This tip is a great practice because most White anti-racist allies(well, I can only speak for my experiences) suck at this one! White people need to humble themselves and allow themselves to participate in a group where they are not leading, their feelings are not centered, and where they take directions from people of color. I can’t even count how many times I’ve heard, “I don’t like it when people tell me what to do. I prefer doing anti-racist work, my own way.” Yeah…that’s part of the problem, Follow the lead of Black people or other people of color on dismantling racism. We have over 400 years in this anti-racism game
Fourth: Reading something.
Again, most White people do not have a clue about what racism really is and couldn’t adequately define it if there was a gun to their head. Racism is not about your feelings about other people. Racism really isn’t even about you, your feelings, or your history of support. (see number 3). Being anti-racism isn’t something that can be self-declared; you become “anti-racist” when Black and other POC say you are anti-racist. It is incredibly hard to truly be anti-racist, even for Black people! Black people struggle with internalized racism too.
The most definitive book on racism in America, without a doubt, is, “Stamped from the Beginning” by Ibram X. Kendi. It won the book of the year award (*we need to also talk about the need for White allies to get validation from other White institutions or White people, that something is “good.” Awards, NY Times, and academic credentials matters way too much to white liberals!) It is not easy reading but truly is necessary if you want to fully understand racism.
Here are some other books, written by non-White people, that are mandatory to becoming “anti-racist” about racism.
- The Miseducation of the Negro- Carter G. Woodson
- The Autobiography of Malcolm X by Malcolm X and Alex Haley
- Sister Outsider by Audre Lorde
- Heavy- Kiese Laymon
- The New Jim Crow by Michelle Alexander
Five: Write something.
Write an email, op-Ed, letter to the editor, blog post, a Facebook status update. Again, being brave to family and friends is very difficult for White folks, but if you are serious about being anti-racists, you have to be brave and break social norms. After you have said something to the racists, you may be exhausted and ready to quit. I know, I know, racism, and talking to racists, is exhausting. But talking isn’t enough.
Writing something publicly, that directly calls out racism and addresses racist people, is crucial. And, yeah, ____(fill in blank relative/friend) is an asshole and confronting them on the racist thing they wrote/shared, is daunting. Do it anyways.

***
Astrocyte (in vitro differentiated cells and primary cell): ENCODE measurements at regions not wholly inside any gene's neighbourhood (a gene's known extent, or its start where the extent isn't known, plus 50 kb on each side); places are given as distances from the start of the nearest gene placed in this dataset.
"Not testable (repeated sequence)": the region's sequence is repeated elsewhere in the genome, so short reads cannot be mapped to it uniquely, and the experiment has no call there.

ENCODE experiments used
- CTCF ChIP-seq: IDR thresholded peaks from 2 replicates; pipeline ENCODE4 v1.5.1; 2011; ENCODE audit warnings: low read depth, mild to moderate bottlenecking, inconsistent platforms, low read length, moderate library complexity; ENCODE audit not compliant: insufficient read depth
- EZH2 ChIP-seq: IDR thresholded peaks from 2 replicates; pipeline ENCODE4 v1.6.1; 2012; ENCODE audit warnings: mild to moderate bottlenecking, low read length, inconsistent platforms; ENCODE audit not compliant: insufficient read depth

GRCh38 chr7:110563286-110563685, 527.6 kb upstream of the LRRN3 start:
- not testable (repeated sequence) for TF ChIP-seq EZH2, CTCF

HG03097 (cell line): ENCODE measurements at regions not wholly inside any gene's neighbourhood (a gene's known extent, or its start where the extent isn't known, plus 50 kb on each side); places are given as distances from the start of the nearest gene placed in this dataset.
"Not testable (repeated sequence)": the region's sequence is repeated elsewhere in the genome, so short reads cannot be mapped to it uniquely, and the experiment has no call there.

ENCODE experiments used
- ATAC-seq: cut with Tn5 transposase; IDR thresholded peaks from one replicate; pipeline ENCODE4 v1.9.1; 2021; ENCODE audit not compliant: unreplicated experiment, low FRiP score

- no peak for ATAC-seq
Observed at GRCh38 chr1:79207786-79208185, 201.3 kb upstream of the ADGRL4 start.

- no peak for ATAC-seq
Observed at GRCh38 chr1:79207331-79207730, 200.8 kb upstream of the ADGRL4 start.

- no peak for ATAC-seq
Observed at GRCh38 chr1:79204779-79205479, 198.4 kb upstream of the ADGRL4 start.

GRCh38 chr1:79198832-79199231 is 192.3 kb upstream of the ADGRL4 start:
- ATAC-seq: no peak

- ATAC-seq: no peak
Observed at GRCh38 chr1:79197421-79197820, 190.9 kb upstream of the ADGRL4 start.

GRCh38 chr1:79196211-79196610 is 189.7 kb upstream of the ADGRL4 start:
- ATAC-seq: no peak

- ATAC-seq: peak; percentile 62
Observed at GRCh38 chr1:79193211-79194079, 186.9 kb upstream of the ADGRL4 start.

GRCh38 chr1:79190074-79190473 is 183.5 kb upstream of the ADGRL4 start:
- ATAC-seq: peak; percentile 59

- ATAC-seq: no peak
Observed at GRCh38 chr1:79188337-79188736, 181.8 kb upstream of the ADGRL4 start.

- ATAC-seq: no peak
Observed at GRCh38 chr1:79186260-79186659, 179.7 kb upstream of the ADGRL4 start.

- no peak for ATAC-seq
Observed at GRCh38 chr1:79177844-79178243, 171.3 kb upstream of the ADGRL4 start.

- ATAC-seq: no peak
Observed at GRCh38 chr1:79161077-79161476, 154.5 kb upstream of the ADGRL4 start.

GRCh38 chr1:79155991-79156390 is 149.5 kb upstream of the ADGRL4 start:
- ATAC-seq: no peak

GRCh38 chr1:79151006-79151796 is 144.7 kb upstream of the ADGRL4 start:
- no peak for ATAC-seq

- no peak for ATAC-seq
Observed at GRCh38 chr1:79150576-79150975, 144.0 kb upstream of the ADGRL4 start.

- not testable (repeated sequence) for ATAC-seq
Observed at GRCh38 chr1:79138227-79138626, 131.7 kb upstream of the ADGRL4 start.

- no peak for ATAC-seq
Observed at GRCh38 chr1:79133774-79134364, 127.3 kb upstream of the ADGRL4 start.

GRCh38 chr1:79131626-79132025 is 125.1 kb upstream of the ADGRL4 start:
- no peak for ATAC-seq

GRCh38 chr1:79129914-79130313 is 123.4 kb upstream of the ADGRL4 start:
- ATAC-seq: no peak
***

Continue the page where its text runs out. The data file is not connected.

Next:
So, feel free to try one or all five of my tips! Or do something else. But for the love of God, do something! Racism needs to stop. I’m tired and so are the spirits of my ancestors. Black people have been working to end White racism for 400 freaking years! You can see for yourself how much progress has been made. This is a marathon, not a sprint. And White allies, we need you to run with us for the long haul.
Happy Thanksgiving and/or Holidays and I wish you luck at dinner!
2 thoughts on “I Am Tired: Can White Anti-Racists Allies Do The Work This Holiday Season?”
Thank you dear SiStar ShaRhonda! Let me suggest one more to your list of mandatory reading: “The Isis Papers” by Dr. Francis Cress Welsing. Now, take a well-deserved break and hopefully White People will pick up the banner this holiday…and further.
I think that your message is well meaning; however, if you would walk into a Chicago Public School, diverse or not you could find all of what was captured in Oak Park, mulitipled by a hundred. Two or three of theses insignia’s could have been created by one person, even a person of color. It is an over-reach. And regardless of any campaign and marching that is the result of the ending bigotry, hatred or racism it will ALWAYS exist, not only in Oak Park but everywhere else.
Oak Park does not exist in a bubble, and it will never be a perfect idealistic place where ALL people are treated equal. Not going to happen. So it is silly to think that way. People can learn how to communicate better with each other, have compassion, love, and forgiveness on all sides.
Death and taxes, remain the only two things that are guranteed. Anything other than those two items that are voluntary, relational and situational, period the end.